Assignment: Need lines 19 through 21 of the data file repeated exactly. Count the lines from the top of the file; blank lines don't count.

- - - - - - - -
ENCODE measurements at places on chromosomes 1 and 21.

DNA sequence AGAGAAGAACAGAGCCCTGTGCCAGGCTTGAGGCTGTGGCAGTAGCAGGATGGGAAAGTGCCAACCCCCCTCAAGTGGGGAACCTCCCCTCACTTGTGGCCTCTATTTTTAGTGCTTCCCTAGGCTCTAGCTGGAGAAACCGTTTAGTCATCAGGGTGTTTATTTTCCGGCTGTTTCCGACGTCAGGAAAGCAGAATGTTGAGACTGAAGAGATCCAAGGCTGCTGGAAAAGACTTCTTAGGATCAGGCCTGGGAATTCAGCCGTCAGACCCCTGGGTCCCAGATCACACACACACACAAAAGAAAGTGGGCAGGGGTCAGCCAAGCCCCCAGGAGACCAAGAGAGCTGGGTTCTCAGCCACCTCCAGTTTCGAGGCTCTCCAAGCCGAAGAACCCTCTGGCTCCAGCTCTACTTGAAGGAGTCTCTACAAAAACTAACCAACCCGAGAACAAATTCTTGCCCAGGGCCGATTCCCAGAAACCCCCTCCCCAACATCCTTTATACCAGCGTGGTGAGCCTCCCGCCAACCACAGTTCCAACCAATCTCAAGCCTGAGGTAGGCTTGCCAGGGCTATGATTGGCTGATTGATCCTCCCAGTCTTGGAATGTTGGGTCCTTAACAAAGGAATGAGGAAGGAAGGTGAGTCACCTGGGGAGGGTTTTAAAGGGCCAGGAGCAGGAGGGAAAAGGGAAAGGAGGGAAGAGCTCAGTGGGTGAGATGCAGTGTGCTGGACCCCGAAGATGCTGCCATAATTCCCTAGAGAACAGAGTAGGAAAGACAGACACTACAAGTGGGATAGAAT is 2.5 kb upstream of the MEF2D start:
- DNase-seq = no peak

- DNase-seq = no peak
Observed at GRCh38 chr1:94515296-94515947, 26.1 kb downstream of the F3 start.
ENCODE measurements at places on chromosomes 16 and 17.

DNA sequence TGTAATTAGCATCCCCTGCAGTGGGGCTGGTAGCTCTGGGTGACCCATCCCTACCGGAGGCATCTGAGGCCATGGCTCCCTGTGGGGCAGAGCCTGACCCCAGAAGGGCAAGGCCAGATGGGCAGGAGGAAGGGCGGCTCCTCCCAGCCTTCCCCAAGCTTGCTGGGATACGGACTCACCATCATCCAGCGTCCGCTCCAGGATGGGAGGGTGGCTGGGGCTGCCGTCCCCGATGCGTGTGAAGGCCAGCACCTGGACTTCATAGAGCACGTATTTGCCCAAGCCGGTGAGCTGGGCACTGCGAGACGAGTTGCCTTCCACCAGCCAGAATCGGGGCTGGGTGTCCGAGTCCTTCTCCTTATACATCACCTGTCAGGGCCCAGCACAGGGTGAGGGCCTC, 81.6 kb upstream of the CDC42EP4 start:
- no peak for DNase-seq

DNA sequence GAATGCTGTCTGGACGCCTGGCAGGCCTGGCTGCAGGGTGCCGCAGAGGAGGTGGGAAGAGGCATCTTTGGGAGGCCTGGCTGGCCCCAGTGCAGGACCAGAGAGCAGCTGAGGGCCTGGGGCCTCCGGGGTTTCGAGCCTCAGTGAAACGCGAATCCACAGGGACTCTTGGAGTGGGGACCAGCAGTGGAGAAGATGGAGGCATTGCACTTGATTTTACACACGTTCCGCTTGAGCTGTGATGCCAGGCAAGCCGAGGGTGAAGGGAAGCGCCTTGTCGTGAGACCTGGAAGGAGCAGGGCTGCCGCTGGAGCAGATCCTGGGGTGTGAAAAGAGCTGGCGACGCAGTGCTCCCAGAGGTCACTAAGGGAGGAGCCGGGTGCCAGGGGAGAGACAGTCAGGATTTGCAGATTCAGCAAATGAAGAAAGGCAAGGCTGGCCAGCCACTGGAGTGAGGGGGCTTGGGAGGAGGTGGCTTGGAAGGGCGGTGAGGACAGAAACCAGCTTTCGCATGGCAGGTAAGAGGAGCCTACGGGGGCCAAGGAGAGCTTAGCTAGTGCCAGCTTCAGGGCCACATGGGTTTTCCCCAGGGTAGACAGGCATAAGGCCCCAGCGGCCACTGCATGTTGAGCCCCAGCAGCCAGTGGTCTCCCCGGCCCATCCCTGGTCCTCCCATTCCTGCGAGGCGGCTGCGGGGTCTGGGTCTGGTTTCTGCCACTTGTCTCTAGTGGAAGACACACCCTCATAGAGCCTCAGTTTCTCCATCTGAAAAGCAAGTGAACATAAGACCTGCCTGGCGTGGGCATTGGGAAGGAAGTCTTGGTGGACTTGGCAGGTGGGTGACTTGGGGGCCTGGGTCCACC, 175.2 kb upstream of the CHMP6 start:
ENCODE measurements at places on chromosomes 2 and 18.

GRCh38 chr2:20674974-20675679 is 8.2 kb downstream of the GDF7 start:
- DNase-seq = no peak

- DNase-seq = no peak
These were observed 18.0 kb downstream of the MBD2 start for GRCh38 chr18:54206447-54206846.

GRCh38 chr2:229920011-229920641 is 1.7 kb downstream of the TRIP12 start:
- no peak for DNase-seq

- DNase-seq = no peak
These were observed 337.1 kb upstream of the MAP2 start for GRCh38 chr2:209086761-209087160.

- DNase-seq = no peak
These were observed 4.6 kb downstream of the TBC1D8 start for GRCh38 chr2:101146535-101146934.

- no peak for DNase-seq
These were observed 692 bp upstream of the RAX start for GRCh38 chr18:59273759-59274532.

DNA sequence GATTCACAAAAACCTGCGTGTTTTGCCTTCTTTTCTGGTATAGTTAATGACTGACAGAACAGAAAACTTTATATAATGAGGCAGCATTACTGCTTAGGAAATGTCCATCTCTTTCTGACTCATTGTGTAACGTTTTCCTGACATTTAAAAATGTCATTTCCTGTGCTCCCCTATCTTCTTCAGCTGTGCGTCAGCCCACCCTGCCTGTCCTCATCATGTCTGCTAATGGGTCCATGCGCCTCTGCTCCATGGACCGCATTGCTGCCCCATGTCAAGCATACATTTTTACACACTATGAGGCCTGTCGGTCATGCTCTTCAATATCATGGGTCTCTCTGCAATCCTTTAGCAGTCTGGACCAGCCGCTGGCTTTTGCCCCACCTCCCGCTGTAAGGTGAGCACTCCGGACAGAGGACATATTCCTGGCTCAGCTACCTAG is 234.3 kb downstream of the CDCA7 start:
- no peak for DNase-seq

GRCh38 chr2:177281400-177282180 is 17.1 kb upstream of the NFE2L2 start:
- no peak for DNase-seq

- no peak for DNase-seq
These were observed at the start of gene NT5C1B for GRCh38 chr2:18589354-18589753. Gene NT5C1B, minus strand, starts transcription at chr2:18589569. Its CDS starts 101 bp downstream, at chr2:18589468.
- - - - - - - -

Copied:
- DNase-seq = no peak
These were observed 4.6 kb downstream of the TBC1D8 start for GRCh38 chr2:101146535-101146934.

- no peak for DNase-seq